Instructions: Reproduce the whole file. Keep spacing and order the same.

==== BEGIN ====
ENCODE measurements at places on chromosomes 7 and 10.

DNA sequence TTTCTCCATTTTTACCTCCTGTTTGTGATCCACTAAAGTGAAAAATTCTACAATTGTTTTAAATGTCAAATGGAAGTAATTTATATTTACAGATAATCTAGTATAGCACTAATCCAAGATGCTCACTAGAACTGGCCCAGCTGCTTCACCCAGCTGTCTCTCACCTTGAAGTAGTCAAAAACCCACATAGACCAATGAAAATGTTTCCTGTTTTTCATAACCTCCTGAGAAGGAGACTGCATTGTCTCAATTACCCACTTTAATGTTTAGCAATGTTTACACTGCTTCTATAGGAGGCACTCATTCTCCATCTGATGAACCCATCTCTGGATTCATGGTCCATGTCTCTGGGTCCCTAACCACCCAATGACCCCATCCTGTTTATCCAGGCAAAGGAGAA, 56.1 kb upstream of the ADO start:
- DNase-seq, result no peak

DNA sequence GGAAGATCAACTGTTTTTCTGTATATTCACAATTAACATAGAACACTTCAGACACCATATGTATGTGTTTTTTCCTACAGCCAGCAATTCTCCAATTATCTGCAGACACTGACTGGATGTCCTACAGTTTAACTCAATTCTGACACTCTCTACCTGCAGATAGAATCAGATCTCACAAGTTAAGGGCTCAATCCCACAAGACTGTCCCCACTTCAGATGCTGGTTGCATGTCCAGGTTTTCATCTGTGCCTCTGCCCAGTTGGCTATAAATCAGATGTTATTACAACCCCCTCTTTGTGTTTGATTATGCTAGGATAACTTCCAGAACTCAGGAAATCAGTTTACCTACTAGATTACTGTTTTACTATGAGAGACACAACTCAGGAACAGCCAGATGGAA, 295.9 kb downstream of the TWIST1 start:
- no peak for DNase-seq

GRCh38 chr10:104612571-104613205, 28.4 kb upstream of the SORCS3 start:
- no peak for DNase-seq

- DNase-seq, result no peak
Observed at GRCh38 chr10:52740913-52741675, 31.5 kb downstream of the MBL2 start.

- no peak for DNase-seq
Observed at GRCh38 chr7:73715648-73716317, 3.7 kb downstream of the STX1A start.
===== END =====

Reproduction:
ENCODE measurements at places on chromosomes 7 and 10.

DNA sequence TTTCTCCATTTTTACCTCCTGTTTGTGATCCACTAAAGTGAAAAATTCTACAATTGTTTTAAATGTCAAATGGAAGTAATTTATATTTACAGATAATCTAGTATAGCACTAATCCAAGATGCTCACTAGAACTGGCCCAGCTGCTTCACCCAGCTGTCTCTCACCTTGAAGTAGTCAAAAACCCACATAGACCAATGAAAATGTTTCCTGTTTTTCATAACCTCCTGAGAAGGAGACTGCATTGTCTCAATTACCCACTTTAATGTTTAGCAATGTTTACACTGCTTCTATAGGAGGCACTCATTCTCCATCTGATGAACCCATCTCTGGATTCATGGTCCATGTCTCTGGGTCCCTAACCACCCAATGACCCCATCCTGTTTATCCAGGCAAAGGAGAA, 56.1 kb upstream of the ADO start:
- DNase-seq, result no peak

DNA sequence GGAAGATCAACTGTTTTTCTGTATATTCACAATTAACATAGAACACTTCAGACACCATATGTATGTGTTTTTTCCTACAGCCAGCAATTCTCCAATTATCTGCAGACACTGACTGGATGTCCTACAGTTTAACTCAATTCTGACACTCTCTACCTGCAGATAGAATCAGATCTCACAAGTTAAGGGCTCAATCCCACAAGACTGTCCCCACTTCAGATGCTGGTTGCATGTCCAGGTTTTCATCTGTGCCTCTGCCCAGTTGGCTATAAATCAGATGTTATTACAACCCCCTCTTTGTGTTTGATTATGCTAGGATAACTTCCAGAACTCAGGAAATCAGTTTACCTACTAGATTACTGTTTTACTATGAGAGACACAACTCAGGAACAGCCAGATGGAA, 295.9 kb downstream of the TWIST1 start:
- no peak for DNase-seq

GRCh38 chr10:104612571-104613205, 28.4 kb upstream of the SORCS3 start:
- no peak for DNase-seq

- DNase-seq, result no peak
Observed at GRCh38 chr10:52740913-52741675, 31.5 kb downstream of the MBL2 start.

- no peak for DNase-seq
Observed at GRCh38 chr7:73715648-73716317, 3.7 kb downstream of the STX1A start.